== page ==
However, possible cyclic shift values (cyclic_shift_value_SRS) are 0, 1,... 7
    23. The apparatus of claim 22, further comprising a calculator configured to calculate an actual amount of cyclic shift in a symbol using.
  34. A generator configured to generate a corresponding cyclic shift by utilizing the basic properties of a discrete Fourier transform;
    Assuming that j = sqrt (−1) and N is the length of the sequence, a cyclic shift of 1 is generated by multiplying the nth element of the sequence discrete Fourier transform by exp (j2πln / N). With another generator configured in
    Multiplying the nth element of the SRS sequence discrete Fourier transform by exp (j2πn × cyclic_shift_symbols_SRS / SRS_length) = exp (j2πn × cyclic_shift_value_SRS / 8) so as to realize the cyclic shift of Equation 1 in the frequency domain A configured realization unit; and
    23. The apparatus of claim 22, further comprising:
  35. A receiver configured to receive an uplink message including a sounding resource signal allocation bandwidth;
    A transmitter configured to transmit an uplink scheduling grant signal to the mobile station via the downlink;
    And the receiver is further configured to receive an uplink data transmission from the mobile station in response to the transmitted uplink scheduling grant signal.
  36.   The sounding reference signal is formed based on an existing demodulated reference signal signal, selected to support tree-based bandwidth specification, and configured to be adapted to provide maximum cyclic shift separation 36. The apparatus of claim 35.
  37.   36. The apparatus of claim 35, wherein the uplink message is configured to include a bandwidth reserved for a physical uplink control channel.
  38.   38. The apparatus of claim 37, wherein two resource blocks are reserved for a protocol uplink control channel.
  39.   36. The apparatus of claim 35, wherein the demodulated reference signal signal is configured to include a desired discrete Fourier transform and a repetition factor size of 2, 3 or 5.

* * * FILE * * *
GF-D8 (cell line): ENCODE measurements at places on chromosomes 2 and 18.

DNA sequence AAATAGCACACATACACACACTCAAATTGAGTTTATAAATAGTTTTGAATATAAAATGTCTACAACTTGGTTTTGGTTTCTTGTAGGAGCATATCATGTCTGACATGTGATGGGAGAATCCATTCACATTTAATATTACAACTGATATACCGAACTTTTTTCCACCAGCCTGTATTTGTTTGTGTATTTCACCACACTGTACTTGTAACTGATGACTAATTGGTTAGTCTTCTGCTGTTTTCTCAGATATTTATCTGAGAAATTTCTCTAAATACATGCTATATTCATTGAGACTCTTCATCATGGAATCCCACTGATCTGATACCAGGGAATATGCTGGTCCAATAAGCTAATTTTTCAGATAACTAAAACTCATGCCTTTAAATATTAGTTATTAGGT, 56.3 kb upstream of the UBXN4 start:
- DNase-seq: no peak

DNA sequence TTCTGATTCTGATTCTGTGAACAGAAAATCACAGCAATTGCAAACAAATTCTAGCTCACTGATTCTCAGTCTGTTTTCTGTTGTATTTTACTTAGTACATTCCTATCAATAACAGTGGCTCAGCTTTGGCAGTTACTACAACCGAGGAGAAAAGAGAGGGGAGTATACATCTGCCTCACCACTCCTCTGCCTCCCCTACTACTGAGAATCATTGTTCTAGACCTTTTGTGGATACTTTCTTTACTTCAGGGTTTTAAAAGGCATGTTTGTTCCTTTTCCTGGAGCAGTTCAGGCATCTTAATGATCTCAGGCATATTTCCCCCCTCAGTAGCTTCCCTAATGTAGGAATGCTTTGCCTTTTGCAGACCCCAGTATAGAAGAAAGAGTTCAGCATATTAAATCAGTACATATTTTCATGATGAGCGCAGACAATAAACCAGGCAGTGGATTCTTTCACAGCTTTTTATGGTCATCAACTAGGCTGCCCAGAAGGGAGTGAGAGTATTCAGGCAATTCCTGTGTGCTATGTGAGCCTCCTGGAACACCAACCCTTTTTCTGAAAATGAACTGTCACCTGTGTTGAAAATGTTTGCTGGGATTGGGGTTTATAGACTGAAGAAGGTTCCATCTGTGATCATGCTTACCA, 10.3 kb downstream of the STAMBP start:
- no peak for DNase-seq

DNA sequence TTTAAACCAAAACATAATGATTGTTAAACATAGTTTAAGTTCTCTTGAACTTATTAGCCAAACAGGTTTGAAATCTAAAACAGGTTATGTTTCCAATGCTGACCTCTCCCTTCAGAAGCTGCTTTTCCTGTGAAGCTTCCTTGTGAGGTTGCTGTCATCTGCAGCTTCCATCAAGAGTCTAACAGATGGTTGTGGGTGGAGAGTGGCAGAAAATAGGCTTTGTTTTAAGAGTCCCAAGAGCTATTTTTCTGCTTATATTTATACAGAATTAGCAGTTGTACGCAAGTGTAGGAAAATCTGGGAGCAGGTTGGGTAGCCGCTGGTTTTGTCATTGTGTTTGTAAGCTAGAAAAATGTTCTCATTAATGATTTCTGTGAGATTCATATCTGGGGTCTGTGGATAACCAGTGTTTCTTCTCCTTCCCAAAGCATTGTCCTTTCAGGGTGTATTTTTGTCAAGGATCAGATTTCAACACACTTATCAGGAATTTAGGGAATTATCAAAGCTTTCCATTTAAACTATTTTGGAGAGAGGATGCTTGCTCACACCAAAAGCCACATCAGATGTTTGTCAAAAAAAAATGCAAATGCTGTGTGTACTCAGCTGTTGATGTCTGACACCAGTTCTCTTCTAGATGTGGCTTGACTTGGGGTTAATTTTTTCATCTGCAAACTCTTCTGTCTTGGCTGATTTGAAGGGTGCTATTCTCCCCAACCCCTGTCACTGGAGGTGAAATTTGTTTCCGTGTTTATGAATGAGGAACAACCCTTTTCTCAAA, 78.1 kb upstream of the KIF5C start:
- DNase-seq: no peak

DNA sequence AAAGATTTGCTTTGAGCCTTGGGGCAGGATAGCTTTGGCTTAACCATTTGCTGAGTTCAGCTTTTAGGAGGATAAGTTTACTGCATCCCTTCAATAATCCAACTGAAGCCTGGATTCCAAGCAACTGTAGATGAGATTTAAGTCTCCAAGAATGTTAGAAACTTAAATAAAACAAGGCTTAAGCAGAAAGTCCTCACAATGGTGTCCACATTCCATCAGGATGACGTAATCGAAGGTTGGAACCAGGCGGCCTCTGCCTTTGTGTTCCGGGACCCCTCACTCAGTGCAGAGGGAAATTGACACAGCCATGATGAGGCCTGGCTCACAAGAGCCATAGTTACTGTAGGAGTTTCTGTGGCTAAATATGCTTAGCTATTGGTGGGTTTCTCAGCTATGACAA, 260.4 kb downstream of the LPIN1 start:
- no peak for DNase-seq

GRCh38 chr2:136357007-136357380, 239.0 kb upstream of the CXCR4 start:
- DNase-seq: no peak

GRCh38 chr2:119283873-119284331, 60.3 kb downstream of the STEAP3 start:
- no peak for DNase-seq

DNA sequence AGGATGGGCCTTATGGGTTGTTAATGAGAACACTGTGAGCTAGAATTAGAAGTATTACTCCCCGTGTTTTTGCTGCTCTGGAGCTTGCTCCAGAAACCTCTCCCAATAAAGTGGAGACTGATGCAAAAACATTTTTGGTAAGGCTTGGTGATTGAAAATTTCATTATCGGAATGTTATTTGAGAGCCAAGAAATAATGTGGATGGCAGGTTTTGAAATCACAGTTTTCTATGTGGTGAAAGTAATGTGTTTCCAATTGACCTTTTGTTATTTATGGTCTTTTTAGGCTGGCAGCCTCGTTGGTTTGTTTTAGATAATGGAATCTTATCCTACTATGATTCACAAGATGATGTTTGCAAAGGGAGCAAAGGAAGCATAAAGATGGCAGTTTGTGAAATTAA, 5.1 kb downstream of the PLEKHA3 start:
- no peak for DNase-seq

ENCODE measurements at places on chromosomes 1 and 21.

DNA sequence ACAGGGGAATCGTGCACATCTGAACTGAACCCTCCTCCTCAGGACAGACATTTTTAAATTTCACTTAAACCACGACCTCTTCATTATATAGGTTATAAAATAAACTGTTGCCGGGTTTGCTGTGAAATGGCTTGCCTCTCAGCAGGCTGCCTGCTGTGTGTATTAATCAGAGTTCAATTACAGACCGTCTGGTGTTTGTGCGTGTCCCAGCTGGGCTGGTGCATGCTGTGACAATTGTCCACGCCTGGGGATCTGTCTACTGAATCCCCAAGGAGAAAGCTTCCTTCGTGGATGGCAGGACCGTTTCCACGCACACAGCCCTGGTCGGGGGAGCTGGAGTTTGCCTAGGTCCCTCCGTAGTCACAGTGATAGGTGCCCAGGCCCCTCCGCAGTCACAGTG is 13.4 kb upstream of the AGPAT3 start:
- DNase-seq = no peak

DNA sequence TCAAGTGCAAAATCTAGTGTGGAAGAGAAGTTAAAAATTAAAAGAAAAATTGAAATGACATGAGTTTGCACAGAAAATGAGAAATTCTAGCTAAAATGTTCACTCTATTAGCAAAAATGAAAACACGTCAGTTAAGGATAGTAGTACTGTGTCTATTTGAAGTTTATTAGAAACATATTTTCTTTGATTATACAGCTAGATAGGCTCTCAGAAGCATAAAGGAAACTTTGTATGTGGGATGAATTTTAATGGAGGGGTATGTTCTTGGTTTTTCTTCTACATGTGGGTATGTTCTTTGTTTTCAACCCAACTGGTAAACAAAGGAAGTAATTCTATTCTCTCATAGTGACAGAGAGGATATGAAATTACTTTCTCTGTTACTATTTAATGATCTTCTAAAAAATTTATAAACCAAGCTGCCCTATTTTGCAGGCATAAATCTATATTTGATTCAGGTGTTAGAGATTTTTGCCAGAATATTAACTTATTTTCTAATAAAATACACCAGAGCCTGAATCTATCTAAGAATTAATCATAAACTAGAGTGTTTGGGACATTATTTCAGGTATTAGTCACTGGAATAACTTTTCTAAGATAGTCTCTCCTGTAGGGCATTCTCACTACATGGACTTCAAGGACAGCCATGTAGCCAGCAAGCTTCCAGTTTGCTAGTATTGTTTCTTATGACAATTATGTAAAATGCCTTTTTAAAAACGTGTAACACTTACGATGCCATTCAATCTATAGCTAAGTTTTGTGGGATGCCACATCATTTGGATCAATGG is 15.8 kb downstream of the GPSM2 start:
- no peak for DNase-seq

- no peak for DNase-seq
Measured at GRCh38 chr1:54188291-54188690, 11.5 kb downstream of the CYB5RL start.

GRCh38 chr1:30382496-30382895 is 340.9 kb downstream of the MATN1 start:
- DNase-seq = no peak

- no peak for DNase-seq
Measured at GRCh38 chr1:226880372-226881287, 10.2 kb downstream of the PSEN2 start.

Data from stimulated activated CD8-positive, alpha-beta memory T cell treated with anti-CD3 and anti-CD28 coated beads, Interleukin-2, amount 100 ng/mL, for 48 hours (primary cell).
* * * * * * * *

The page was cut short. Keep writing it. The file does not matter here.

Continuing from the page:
40.   36. The apparatus of claim 35, wherein the tree-based bandwidth designation is configured to be supported based on a selection of a sounding reference signal bandwidth that can uniformly divide a large bandwidth with a small bandwidth.
  41. 36. The apparatus of claim 35, wherein the cyclic shift separation between possible cyclic shifts is maximized, and wherein the cyclic shift is based on a sequence length and the number of possible cyclic shifts.
  42.   36. The apparatus of claim 35, wherein providing a minimum sounding reference signal is configured to be provided with a minimum of 4 resource blocks.
  43. Transmitting means for transmitting the generated uplink message including the sounding reference signal to the base station;
    Receiver means for receiving an uplink scheduling grant signal from the base station via the downlink;
    And wherein the means for transmitting transmits the uplink data transmission to the base station in response to the received uplink scheduling grant signal.
  44. Receiving means for receiving an uplink message including a sounding resource signal allocation bandwidth;
    Transmitting means for transmitting an uplink scheduling grant signal to the mobile station via the downlink;
    And wherein the receiving means receives an uplink data transmission from the mobile station in response to the transmitted uplink scheduling grant signal.
  45. In a computer program implemented on a computer-readable medium,
    Generating an uplink message to be transmitted to the base station, the uplink message including a sounding reference signal based on the accessed data;
    Receiving an uplink scheduling grant signal via a downlink from a base station in response to transmission of the uplink message;
    Transmitting an uplink data transmission to the base station in response to the received uplink scheduling grant signal;
    A computer program configured to control a process for performing a method comprising:
  46. In a computer program implemented on a computer-readable medium,
    Receiving an uplink message including a sounding resource signal allocation bandwidth;
    Transmitting an uplink scheduling grant signal to the mobile station via the downlink;
    Receiving an uplink data transmission from the mobile station in response to the transmitted uplink scheduling grant signal;
    A computer program configured to control a process for performing a method comprising: